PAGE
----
Joyous sound as choir brings magical Joubert gloriously to life
The hardest thing for a newly-premiered piece is usually to receive a second performance.
In the case of John Joubert's Five Songs of Incarnation, tomorrow afternoon BBC Radio 3 broadcasts this magical work's fourth performance from four different choirs in as many weeks since its first airing in Birmingham Cathedral. Its third performance came on Saturday as the centrepiece of a wonderfully joyous programme from the hardworking Birmingham Bach Choir. This was the version where the five medieval settings can be heard without the linking solo tenor narrative from St John's Gospel, and it works very well. It was intriguing, too, to hear the work given by a mixed choir after its all-male premiere.
Joubert's structure impresses with its architectural inevitability, and its keystone central movement glows with an almost Brahmsian lyricism. Diction under Neil Ferris, an exciting young conductor making his full-scale debut with the choir, was commendably clear, and Jenni Crawford took solos originally intended for boy soprano with appealing presence.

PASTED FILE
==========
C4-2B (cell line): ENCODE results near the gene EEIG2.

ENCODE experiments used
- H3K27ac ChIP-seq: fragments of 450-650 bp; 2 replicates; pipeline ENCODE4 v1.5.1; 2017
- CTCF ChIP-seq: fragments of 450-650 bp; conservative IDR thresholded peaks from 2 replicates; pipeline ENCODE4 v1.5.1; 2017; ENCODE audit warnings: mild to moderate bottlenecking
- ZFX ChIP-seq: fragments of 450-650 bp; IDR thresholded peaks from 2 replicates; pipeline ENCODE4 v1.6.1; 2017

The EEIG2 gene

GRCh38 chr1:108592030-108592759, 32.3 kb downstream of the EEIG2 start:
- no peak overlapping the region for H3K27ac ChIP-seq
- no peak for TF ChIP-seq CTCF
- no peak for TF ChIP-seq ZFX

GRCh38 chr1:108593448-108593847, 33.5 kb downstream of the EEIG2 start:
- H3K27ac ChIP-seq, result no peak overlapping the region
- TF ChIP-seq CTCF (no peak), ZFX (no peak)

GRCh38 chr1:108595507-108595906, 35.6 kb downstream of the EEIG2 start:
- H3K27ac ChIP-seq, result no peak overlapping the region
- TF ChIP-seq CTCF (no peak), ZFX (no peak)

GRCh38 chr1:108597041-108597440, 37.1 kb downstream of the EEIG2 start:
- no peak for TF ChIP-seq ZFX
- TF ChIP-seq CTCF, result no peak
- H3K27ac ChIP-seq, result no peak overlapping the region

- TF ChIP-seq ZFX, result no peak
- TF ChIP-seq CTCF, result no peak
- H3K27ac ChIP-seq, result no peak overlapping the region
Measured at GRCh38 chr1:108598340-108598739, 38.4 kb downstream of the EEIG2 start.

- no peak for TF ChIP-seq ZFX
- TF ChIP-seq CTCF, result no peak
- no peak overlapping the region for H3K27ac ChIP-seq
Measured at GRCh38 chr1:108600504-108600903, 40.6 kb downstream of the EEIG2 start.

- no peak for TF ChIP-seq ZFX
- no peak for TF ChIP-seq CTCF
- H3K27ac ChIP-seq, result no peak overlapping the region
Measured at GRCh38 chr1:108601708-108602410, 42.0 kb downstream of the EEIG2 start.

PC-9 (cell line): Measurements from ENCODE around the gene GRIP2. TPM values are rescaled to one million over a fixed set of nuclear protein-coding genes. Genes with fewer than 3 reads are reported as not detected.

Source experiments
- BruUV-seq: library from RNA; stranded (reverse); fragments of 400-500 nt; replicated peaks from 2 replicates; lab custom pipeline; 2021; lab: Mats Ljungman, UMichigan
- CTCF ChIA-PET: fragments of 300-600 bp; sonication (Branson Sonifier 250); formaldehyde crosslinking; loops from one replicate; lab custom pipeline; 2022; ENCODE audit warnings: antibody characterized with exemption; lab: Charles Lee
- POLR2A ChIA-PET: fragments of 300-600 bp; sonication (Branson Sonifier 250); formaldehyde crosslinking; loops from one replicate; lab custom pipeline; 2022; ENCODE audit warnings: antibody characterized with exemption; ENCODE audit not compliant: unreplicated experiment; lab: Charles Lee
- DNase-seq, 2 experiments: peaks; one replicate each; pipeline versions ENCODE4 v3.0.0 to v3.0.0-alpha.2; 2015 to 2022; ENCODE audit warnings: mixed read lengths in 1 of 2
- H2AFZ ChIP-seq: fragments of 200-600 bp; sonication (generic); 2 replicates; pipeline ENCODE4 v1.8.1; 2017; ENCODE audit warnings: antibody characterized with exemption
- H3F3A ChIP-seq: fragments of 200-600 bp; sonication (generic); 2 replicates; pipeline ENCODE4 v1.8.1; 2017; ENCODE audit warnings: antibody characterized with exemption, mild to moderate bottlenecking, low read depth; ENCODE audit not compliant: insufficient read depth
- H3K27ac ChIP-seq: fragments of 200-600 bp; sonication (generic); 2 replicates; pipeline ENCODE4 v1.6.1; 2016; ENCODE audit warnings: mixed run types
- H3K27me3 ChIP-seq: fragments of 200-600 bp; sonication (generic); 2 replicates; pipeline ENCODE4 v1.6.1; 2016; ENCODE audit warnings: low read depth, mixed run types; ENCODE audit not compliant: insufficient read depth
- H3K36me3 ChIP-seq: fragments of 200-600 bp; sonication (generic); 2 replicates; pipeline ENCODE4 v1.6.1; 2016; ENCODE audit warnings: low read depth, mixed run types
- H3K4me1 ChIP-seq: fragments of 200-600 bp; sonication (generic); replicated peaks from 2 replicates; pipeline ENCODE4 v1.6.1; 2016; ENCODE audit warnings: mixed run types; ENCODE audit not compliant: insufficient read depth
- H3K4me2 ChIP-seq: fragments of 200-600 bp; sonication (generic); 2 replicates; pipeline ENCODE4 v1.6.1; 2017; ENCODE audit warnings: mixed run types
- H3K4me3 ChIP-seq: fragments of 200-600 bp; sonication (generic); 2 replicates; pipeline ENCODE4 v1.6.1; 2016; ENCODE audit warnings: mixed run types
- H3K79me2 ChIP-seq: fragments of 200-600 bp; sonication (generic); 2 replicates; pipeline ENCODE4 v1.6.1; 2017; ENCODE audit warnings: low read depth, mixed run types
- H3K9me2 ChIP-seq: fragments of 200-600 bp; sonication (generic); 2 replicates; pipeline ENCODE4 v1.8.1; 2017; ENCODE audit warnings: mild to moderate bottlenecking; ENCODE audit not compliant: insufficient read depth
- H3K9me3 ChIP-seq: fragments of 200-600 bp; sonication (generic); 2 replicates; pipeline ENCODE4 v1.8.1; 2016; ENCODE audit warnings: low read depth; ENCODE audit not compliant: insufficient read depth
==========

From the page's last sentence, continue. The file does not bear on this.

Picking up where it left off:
There were other Joubert works in this concert which marked the official end of Joubertiade 2007, celebrating this loved and respected composer's 80th birthday. Torches sounded appropriately earthy with rugged accompaniment from the Fine Arts Brass Ensemble, There is no Rose showed the choir's
skill in unaccompanied singing, and there was a nice surprise with the almost forgotten, infinitely tender He that is down need fear no fall. And we heard another new work, My Heart Danceth by the Herefordshire-based Eleanor Alberga. This is a demanding piece for unaccompanied chorus, but its
rewards are genuine, not least in the infectiously rhythmic "my heart danceth for joy" section. I can imagine this being performed by much smaller groups, but here the Birmingham Bach Choir can congratulate itself on a good job well done.
17 December 2007